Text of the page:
IDEAS home Printed from
   My bibliography  Save this article

Policy learning and smart specialization: balancing policy change and continuity for new regional industrial paths


  • Jerker Moodysson
  • Michaela Trippl
  • Elena Zukauskaite


This article seeks to explain what policy approaches and policy measures are best suited for promoting new regional industrial path development and what needs and possibilities there are for such policy to change and adapt to new conditions in order to remain efficient. The article departs from the notion of Smart Specialization and discusses how regional strategies that are inspired by this approach influence path renewal and new path creation and how they are related to and aligned with policy strategies implemented at other scales (local, regional, national, supranational). Our main argument is that new regional industrial growth paths require both continuity and change within the support structure of the innovation system. Unless smart specialization strategies are able to combine such adaptation and continuity, they fail to promote path renewal and new path creation. Our arguments are illustrated with empirical findings from the regional innovation system of Scania, South Sweden.

Suggested Citation

  • Jerker Moodysson & Michaela Trippl & Elena Zukauskaite, 2017. "Policy learning and smart specialization: balancing policy change and continuity for new regional industrial paths," Science and Public Policy, Oxford University Press, vol. 44(3), pages 382-391.
  • Handle: RePEc:oup:scippl:v:44:y:2017:i:3:p:382-391.

    Download full text from publisher

    File URL:
    Download Restriction: Access to full text is restricted to subscribers.

    As the access to this document is restricted, you may want to search for a different version of it.

    References listed on IDEAS

    1. Stuart Dawley & Danny MacKinnon & Andrew Cumbers & Andy Pike, 2015. "Policy activism and regional path creation: the promotion of offshore wind in North East England and Scotland," Cambridge Journal of Regions, Economy and Society, Cambridge Political Economy Society, vol. 8(2), pages 257-272.
    2. Ron Martin, 2010. "Roepke Lecture in Economic Geography-Rethinking Regional Path Dependence: Beyond Lock-in to Evolution," Economic Geography, Clark University, vol. 86(1), pages 1-27, January.
    3. Susana BorrĂ¡s & Dimitrios Tsagdis, 2008. "Cluster Policies in Europe," Books, Edward Elgar Publishing, number 4134.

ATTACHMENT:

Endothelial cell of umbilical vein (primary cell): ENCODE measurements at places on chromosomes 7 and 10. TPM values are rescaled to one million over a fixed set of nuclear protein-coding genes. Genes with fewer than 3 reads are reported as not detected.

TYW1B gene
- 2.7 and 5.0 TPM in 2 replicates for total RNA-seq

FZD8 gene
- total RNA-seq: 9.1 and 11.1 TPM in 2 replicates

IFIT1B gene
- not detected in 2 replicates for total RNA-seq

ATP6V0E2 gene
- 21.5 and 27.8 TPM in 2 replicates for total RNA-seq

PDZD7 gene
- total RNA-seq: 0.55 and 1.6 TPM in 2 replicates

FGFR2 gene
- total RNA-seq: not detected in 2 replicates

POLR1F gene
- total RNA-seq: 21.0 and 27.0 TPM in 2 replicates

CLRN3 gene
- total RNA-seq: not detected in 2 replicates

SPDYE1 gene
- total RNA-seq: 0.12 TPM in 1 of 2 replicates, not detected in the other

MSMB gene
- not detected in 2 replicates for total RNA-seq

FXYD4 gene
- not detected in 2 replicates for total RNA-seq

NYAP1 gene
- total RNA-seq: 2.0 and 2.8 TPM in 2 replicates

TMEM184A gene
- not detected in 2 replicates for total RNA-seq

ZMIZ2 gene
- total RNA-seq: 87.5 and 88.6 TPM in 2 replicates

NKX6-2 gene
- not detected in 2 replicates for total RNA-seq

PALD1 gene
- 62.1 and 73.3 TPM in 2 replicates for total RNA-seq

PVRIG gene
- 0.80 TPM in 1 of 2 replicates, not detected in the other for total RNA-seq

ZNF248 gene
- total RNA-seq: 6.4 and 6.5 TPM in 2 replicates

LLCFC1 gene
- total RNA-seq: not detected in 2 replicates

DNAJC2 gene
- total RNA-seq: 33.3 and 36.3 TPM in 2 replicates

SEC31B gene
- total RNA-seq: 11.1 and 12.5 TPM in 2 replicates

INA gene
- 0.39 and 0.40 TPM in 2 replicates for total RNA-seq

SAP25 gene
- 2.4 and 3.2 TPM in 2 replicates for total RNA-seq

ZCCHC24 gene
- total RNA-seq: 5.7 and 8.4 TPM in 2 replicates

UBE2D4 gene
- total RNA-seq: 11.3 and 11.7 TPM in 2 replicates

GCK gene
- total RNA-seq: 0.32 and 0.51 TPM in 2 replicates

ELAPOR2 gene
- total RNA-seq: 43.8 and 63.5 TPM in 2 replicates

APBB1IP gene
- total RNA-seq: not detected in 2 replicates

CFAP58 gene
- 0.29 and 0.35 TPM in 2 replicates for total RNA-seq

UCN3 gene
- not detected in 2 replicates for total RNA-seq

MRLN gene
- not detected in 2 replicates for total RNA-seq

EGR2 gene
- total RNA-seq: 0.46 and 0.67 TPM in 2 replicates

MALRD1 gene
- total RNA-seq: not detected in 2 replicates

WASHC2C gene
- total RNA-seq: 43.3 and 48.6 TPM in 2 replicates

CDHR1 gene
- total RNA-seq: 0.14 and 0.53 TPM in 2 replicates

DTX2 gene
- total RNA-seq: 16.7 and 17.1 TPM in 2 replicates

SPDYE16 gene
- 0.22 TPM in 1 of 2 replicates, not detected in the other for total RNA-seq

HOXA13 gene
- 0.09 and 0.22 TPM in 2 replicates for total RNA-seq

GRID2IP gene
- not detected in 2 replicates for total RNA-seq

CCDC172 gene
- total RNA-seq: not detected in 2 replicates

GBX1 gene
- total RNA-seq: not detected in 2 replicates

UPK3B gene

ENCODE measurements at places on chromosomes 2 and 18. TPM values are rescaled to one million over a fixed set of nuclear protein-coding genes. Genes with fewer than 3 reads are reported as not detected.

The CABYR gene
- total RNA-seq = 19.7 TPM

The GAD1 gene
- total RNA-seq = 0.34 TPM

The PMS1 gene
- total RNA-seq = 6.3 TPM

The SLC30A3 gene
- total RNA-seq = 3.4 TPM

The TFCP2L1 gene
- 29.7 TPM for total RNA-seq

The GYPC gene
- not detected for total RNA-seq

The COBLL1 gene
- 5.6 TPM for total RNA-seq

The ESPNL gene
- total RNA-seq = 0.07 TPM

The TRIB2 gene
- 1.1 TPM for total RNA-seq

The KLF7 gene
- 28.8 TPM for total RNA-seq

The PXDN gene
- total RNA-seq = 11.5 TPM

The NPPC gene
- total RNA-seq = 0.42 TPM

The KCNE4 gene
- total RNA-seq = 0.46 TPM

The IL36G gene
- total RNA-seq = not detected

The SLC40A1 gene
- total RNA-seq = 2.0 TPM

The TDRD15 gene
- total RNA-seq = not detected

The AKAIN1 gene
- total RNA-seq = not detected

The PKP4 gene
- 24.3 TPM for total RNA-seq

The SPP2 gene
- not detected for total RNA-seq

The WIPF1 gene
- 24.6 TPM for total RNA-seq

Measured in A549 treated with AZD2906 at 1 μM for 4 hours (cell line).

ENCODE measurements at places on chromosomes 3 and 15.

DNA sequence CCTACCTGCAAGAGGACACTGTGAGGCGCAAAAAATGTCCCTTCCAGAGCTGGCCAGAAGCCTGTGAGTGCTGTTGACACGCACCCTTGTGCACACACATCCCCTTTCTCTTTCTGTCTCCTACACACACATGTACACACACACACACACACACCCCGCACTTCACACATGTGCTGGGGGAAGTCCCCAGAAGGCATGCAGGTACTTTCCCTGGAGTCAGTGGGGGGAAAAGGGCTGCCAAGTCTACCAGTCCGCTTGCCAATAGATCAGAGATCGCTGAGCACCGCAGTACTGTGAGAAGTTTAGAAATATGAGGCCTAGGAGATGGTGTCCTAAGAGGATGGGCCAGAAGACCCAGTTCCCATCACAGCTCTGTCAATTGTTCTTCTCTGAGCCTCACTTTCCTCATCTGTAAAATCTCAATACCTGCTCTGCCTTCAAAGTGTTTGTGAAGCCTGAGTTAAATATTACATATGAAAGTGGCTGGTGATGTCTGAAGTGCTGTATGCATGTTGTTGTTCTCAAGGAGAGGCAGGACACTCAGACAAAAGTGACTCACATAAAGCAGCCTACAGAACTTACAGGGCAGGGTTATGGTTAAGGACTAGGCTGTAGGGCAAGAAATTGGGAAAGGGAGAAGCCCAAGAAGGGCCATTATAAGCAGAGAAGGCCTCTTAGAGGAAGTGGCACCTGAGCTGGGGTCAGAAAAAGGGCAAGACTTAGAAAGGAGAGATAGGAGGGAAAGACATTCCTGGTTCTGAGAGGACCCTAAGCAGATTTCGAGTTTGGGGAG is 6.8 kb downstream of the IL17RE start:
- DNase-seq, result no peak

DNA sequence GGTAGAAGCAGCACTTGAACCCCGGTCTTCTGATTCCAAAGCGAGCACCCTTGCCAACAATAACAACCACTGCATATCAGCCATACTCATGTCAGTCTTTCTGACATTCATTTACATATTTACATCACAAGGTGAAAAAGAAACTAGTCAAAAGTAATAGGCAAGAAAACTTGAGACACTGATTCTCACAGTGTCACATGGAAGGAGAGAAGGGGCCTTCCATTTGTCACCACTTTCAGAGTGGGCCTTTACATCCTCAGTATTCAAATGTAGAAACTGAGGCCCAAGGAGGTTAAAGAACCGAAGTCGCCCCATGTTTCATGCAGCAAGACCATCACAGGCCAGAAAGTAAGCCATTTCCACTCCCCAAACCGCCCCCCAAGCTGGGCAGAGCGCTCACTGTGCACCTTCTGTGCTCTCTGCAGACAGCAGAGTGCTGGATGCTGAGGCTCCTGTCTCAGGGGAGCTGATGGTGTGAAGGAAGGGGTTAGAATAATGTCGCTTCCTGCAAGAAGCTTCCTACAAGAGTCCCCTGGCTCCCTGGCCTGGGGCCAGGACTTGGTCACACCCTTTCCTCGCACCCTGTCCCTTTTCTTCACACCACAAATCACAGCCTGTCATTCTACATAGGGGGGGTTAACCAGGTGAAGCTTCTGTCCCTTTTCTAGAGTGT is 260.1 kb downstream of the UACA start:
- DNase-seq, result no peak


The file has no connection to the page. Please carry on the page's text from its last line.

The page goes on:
4. Ron Boschma, 2014. "Constructing Regional Advantage and Smart Specialisation: Comparison of Two European Policy Concepts," SCIENZE REGIONALI, FrancoAngeli Editore, vol. 2014(1), pages 51-68.
    5. Moodysson , Jerker & Sack , Lionel, 2014. "Explaining Cluster Evolution from an Institutional Point of View: Evidence from a French Beverage Cluster," Papers in Innovation Studies 2014/23, Lund University, CIRCLE - Center for Innovation, Research and Competences in the Learning Economy.
    6. Andres RODRIGUEZ-POSE & Marco DI CATALDO & Alessandro RAINOLDI, 2014. "The Role of Government Institutions for Smart Specialisation and Regional Development," JRC Working Papers JRC88935, Joint Research Centre (Seville site).
    Full references (including those not matched with items on IDEAS)


    All material on this site has been provided by the respective publishers and authors. You can help correct errors and omissions. When requesting a correction, please mention this item's handle: RePEc:oup:scippl:v:44:y:2017:i:3:p:382-391.. See general information about how to correct material in RePEc.

    For technical questions regarding this item, or to correct its authors, title, abstract, bibliographic or download information, contact: (Oxford University Press) or (Christopher F. Baum). General contact details of provider: .

    If you have authored this item and are not yet registered with RePEc, we encourage you to do it here. This allows to link your profile to this item. It also allows you to accept potential citations to this item that we are uncertain about.

    If CitEc recognized a reference but did not link an item in RePEc to it, you can help with this form .

    If you know of missing items citing this one, you can help us creating those links by adding the relevant references in the same way as above, for each refering item. If you are a registered author of this item, you may also want to check the "citations" tab in your RePEc Author Service profile, as there may be some citations waiting for confirmation.

    Please note that corrections may take a couple of weeks to filter through the various RePEc services.

    IDEAS is a RePEc service hosted by the Research Division of the Federal Reserve Bank of St. Louis . RePEc uses bibliographic data supplied by the respective publishers.